Special Session Summary Polysemy: the Multiple Meanings of Advertising


Mark Ritson (2003) ,"Special Session Summary Polysemy: the Multiple Meanings of Advertising", in E - European Advances in Consumer Research Volume 6, eds. Darach Turley and Stephen Brown, Provo, UT : Association for Consumer Research, Pages: 341-343.

European Advances in Consumer Research Volume 6, 2003      Pages 341-343



Mark Ritson, London Business School, UK

The glaring assumption that haunts advertising theory is the fallacy of a pre-existing meaning within the advertising text. This assumption leads to a relegation of the role of the advertising audience to that of decoders of the message. In audience terms you either get it or you don’t. Black or white. In or out.

But what if there is no meaning in an ad? What if a TV ad is a series of pixels on the screen? What if a print ad an array of coloured dots on the page? What if the audience constructs the meaning from the ad?

Aside from promoting a far more audience centric view of the process of advertising interaction, this approach also presents the possibility of polysemy. The same ad, viewed at the same time, may well result in multiple meanings across an audience that inevitably constructs different interpretations from the same text. Neither black nor white, but whatever colour you think.




Stefano Puntoni, London Business School, UK

Mark Ritson, London Business School, UK

Lan Nguyen, University of Minnesota, USA

"Our advertising is a Rorschach test of what you bring to the image", Oliviero Toscani (from www.benetton.com).

Despite the contention that advertising represents the means by which meaning is ascribed to consumer goods (McCracken 1987), advertising research has traditionally conceptualized advertising comprehension as "the grasping or extracting of prespecifiable meanings from the message" (Mick 1992, p. 411). Typically, a researcher carefully constructs a number of advertising stimuli according to a certain experimental design, displays the ads to a sample of individuals and then, after collecting the responses, tests a certain number of theory-driven hypotheses. Within this paradigm, a researcher imbues the advertising stimulus with a certain "correct" meaning and assumes that such a meaning flows from the ad to the consumer. The researcher has decided what the ad "means", and these meaning are assumed to be transparent to the consumer or subject. Any other alternative interpretation is labeled as "miscomprehension" (Jacoby and Hoyer 1982). Over the years the "advertising as information" paradigm has served well the field of consumer research, as shown by the extensive body of knowledge developed in the field. However, as highlighted by Scott (1994), "models of processing that attribute control to the advertiser, constrain the objectives of the reading experience to brand processing, and define the consumer’s primary task in terms that privilege the interests of the advertiser, disempower the consumer to a degree that is unrealistic and undesirable" (p. 477).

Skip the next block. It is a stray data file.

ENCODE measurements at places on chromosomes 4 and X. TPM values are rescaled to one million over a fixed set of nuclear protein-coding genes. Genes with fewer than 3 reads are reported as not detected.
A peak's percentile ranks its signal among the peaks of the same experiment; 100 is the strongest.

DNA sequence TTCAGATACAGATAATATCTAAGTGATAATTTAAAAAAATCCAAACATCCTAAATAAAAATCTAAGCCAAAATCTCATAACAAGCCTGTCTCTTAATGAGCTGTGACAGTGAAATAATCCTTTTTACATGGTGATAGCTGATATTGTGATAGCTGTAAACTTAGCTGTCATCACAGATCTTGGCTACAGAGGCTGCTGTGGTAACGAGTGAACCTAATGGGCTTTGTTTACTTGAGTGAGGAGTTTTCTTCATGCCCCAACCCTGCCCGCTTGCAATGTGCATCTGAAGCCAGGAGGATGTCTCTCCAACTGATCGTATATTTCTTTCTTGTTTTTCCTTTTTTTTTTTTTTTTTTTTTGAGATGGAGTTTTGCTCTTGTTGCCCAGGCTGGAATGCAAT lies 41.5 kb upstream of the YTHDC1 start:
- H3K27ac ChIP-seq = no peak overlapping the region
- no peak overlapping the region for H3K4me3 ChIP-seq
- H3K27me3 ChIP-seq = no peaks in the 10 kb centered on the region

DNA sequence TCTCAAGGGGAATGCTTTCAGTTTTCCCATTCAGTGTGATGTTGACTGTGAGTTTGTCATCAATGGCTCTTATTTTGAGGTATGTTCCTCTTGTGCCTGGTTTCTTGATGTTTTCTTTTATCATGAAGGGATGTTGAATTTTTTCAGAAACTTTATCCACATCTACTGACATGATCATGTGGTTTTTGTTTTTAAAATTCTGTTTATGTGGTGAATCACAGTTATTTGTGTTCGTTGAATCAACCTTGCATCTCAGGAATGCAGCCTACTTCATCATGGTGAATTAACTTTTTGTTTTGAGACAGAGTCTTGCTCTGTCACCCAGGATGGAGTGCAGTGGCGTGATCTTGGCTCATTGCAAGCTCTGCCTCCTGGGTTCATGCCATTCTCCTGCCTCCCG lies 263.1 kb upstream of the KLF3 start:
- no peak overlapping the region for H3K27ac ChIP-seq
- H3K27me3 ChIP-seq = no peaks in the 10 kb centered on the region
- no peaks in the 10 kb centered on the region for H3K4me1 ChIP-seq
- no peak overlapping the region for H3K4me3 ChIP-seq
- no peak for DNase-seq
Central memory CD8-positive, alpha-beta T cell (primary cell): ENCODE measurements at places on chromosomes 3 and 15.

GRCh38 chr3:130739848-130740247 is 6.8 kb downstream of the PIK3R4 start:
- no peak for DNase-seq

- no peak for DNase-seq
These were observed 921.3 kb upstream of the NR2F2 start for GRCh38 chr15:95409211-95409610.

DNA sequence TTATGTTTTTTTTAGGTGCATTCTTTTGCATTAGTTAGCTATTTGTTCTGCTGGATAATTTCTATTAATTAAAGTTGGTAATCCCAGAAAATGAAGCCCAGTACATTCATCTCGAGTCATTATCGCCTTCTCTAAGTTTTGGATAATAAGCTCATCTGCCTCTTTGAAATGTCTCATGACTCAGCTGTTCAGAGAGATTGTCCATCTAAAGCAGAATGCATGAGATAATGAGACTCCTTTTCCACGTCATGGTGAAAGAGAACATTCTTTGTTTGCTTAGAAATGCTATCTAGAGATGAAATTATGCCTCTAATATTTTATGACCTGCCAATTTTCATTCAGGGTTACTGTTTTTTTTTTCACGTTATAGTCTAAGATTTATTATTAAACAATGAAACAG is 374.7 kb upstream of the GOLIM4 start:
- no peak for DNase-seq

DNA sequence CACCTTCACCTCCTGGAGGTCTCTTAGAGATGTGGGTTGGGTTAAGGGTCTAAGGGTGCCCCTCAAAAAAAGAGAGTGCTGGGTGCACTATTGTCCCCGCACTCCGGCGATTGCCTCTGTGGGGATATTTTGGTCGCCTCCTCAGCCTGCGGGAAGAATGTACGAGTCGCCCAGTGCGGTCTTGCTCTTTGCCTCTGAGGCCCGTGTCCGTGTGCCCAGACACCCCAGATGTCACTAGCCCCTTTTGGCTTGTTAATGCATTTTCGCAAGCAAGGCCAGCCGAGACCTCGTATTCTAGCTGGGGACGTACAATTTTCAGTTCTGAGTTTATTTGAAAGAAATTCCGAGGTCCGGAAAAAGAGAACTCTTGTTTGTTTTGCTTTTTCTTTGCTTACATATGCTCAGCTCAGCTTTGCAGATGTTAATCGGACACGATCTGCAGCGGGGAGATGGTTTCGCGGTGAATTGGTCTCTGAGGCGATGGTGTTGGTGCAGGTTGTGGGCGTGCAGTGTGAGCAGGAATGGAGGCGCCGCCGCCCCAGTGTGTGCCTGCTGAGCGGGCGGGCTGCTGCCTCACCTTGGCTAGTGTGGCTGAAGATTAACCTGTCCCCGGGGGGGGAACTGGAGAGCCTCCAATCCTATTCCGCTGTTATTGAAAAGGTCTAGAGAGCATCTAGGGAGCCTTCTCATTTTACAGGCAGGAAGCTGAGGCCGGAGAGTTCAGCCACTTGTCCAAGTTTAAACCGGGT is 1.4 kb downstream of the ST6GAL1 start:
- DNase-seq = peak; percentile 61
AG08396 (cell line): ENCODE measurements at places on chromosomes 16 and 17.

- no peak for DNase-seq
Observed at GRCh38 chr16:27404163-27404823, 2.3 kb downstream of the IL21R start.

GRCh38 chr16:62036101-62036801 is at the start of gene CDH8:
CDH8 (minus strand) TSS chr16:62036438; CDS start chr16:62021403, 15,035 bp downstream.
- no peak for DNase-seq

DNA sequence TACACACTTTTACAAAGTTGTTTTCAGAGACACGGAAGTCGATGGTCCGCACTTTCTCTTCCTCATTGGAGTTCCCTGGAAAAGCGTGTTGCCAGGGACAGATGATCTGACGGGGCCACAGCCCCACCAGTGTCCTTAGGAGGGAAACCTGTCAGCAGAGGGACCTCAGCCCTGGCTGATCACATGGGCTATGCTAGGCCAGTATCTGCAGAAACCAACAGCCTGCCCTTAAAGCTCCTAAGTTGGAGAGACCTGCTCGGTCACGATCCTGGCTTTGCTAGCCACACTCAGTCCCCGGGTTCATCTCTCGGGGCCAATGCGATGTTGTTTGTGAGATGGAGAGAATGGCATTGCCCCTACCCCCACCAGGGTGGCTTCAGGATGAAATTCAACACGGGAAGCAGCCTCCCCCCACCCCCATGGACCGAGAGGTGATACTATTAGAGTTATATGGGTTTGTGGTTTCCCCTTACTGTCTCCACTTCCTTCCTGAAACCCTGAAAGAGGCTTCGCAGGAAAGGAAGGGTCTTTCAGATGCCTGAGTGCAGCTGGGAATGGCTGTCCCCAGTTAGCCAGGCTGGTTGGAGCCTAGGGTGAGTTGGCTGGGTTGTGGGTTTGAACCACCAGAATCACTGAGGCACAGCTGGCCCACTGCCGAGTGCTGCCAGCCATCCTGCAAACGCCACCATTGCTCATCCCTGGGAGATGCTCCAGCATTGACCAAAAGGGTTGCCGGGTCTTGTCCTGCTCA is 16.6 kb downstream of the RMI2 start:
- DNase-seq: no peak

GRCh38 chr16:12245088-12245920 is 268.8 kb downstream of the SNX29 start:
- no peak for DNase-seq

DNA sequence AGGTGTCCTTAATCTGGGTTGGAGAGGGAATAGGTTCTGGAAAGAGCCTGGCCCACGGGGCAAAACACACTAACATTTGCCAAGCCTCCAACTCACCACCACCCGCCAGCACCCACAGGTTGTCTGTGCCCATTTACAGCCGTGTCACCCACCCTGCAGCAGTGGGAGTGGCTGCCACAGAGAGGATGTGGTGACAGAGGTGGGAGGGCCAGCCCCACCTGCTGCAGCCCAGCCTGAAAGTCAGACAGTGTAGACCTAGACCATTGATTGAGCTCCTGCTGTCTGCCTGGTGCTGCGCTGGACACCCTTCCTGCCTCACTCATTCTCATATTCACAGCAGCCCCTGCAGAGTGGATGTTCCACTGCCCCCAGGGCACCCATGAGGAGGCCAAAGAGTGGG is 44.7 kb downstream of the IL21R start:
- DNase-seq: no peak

One of the most recent developments in advertising research has been the emergence of "meaning-based models" of advertising (Mick and Buhl 1992). Such models differ from the traditional information processing approach to advertising reception principally because advertising meanings are "constructed within the semantic frame" of the text by the audience rather than simply being "delivered in content" by the advertising (Anderson 1988, p. 25). In effect, the causality of the advertising-audience relationship is reversed and passive terms such as 'reception’ and 'processing’ are rejected by meaning-based models and replaced with the more active concept of 'interpretation’. This subtle shift in the advertising’s semantic locus has had a number of major theoretical implications for the study of advertising interpretation (McCracken 1987). Most important, meaning-based models stress that audience members may well produce different interpretations from the same advertising text.

The pluralistic nature of advertising meaning reflects a wider recognition within theories of popular culture and mass communication that all texts are "polysemic" (Condit 1989 for a review). The term polysemy refers to the "interpretive scope of media texts, the argument being that several interpretations coexist as potentials in any one text" (Jensen 1995, p. 75). Polysemic conceptualisations of media texts directly oppose the univocal assumption that there can only be one correct interpretation of any text. The actual meaning of the advertising text is constructed by individual audience members who make meaning from the text in a way congruent with their own experiences and perspectives. Passing from information-based to meaning-based models, power moves from the text to the reader, because meaning-based models empower the individual with the capability of selecting a specific reading from a potentially infinite number of interpretations. This moment of selection is usually named "heteroglossy". Texts are defined as open or closed as a function of te measure in which they allow a broader or narrower heteroglossic range. While the individual’s cultural background and repertoire of experiences determine the choice of a certain interpretation, both background and experiences have matured within a specific social-historical context leading, in turn, to the formation of "interpretive communities" (Fish 1980).

A growing body of evidence of advertising’s polysemic status has emerged in recent years (e.g., Keck and Mueller 1994; Mick and Buhl 1992). What is missing from the literature, however, is a systematic study of advertising interpretation that demonstrates not only that advertising is polysemic but which also explores the nature and sources of such polysemy within and across different interpretive communities.